Auction Education Archives - Thomaston Auction

For you as a collector, it is important to arm yourself with the knowledge of how to spot common signs of aging in paper and how to care for your collection.  

Prints, books and ephemera – oh my! Delicate pieces that survive throughout history vary in their subject matter and intended purpose. Ephemera, collectible memorabilia that is used for a short period of time, is typically printed on paper. It can vary from baseball cards to playbills and postcards to broadsides featuring advertisements, announcements, personal information, and more.

Regular antiquarians, or people who collect rare books, should be familiar with the labor of love that went into writing, printing, and binding old books and how improper care can be a detriment. As time goes on, these pieces will be affected by their environment and consequently, their aesthetic and integral structure could be altered.

Collection of Andrew Wyeth – Olson House Memorabilia, Lot 2091 from Summer Auction Weekend 2018, sold for $2,000

Collection of Andrew Wyeth – Olson House Memorabilia, Lot 2091 from Summer Auction Weekend 2018, sold for $2,000 

What are Some of the Most Common Signs of Aging in Paper? 

Each piece will vary in condition and can be impacted by how it was made originally, from the paper that was chosen to the ink or paint that was used, and how the piece was stored and cared for after. Conditions will vary from piece to piece, but here are a few terms and common signs of aging in paper you as a collector should be familiar with when tending to and adding to your collection.  

Acidic Burn – appears as discoloration or brittleness caused by the presence of acid in either the piece itself or the materials it has encountered.  

Figure . An example of acid burn from Acme Framing, a common sign of aging in paper 

Discoloration – changes in the hues of media present (paper, paint, ink, etc.) 

Figure 2. Example of discoloration from Yale University (2014), a common sign of aging in paper 

Delamination – the piece becomes separated from the board or backing to which it was mounted. 

Figure 3. Example of delamination, a common sign of aging in paper, from The Fine Arts Conservancy, Stoneledge, LLC

Embrittlement – the support of the piece has become fragile to the point of breaking or snapping.  

Figure 4. Example of embrittlement, a common sign of aging in paper, from The Fine Arts Conservancy, Stoneledge, LLC 

Foxing – reddish-brown stains caused by the paper pulp degrading, exposure to humidity, or the presence of certain fungi.   

Figure . Example of foxing from Wikipedia 

How to choose an Art Conservator 

Now don’t be alarmed – should you find a common signs of aging in paper in a piece you adore, consult with a paper conservator. Search the American Institutes for Conservation “Find a Professional” to find someone near you. It is important to research your candidates before handing over your collection. Carefully look through their portfolio to see if there are similar projects done before. Standard procedures for treating foxing, discoloration, embrittlement, and others with positive changes after being treated are key clues to look for to indicate their capabilities.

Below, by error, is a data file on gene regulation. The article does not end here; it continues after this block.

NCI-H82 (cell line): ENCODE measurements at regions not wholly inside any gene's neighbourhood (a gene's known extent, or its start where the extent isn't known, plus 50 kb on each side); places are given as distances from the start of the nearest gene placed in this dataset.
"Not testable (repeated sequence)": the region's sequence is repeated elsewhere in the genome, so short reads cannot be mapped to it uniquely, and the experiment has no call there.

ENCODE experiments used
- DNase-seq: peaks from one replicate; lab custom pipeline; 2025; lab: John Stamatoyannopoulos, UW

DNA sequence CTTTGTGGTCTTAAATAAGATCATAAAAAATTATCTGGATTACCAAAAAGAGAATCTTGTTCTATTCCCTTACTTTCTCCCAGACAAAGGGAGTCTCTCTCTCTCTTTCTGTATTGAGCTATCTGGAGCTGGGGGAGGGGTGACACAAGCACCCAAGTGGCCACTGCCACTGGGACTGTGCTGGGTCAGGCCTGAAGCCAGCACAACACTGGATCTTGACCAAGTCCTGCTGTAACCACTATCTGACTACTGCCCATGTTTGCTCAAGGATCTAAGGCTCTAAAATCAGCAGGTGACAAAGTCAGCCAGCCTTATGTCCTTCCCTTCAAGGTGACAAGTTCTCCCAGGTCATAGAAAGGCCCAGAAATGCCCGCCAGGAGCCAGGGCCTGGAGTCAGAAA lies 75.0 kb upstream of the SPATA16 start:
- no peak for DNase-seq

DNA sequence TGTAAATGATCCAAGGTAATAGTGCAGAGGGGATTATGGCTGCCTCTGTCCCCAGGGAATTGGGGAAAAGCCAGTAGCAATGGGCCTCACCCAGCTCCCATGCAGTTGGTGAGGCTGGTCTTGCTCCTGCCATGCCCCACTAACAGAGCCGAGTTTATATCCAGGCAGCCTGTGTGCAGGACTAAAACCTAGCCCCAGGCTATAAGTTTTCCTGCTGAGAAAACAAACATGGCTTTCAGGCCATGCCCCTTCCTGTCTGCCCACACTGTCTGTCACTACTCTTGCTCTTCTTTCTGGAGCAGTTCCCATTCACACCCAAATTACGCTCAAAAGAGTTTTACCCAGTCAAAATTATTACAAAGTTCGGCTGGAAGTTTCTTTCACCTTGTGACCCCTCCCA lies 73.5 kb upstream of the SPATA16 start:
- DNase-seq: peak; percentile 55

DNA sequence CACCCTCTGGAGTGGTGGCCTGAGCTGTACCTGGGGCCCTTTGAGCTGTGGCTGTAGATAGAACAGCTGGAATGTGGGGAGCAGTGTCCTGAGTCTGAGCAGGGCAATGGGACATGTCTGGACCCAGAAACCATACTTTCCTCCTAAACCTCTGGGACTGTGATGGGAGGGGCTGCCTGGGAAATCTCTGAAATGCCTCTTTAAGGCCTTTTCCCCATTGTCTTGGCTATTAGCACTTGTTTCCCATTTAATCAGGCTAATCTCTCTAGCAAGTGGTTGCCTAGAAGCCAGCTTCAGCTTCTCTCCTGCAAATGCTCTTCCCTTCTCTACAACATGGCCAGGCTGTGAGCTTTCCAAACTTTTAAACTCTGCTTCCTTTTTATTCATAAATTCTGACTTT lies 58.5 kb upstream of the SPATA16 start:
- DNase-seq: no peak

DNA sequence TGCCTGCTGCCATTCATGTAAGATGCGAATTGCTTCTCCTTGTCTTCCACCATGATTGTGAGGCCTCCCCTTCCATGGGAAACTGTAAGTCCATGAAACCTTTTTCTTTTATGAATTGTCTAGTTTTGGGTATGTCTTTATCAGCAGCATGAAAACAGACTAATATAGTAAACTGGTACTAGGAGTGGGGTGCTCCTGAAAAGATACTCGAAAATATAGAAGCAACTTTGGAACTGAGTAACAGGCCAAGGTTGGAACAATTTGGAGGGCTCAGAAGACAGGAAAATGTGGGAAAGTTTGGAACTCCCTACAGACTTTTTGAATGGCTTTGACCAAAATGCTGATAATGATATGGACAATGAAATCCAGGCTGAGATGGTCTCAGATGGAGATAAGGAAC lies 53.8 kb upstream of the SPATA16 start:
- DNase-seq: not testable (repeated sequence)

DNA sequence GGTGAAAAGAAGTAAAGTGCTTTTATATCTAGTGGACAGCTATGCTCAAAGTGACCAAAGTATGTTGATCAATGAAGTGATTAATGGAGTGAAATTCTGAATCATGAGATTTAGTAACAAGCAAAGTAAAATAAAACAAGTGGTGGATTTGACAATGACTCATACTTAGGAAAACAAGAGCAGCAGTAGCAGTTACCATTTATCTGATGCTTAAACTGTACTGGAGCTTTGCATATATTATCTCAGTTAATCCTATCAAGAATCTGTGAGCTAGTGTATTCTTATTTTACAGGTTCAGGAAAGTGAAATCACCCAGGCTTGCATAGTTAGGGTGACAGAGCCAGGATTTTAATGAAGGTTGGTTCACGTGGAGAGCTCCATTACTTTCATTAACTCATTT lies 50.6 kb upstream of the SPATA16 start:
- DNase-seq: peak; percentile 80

Word of mouth is priceless. It is important to check reviews online to see what previous clients have said and to reach out to others who may use conservators. Auction houses, such as Thomaston Place Auction Galleries, work with conservators we regularly trust for paper, furniture, paintings, and more. We can provide you with recommendations as well. Feel free to give us a ring! 

Preventative Measures to Avoid Common Signs of Aging in Paper 

How do temperature and humidity affect paper?  

To avoid common signs of aging in paper, your collection can be stored in a variety of ways, but make sure it is storge the right way. Paper is a delicate material and can easily degrade when stored incorrectly.

Whether a book or a single sheet, the piece should be stored in a cool (about room temperature or below) and relatively dry (about 35% relative humidity) room with not much fluctuation in either. Water can cause mold and mildew to grow on the pages, risking biological degradation. Heat on the other hand can cause the pages to chemically break down the paper fibers, causing it to become brittle and yellow. Older pieces are comprised of inks of an unknown nature which can destabilize from the heat to differ from the intended shade.  

Why is acid-free storage important for paper collectibles? 

Give your piece the best chance at surviving another hundred years and consider your storage options. One of the simplest fixes can be switching its current mat, box, or folder to something acid free. An everyday mat, box, or folder is typically made of regular paper pulp. This pulp is full of lignin, a molecule key in the formation of most plants and becomes destabilized when processed into pulp. As the molecule breaks down, it produces acid and deteriorates not only the box, folder, and mat, but other paper-based products it encounters. For that reason, it is important to evaluate how your piece is stored.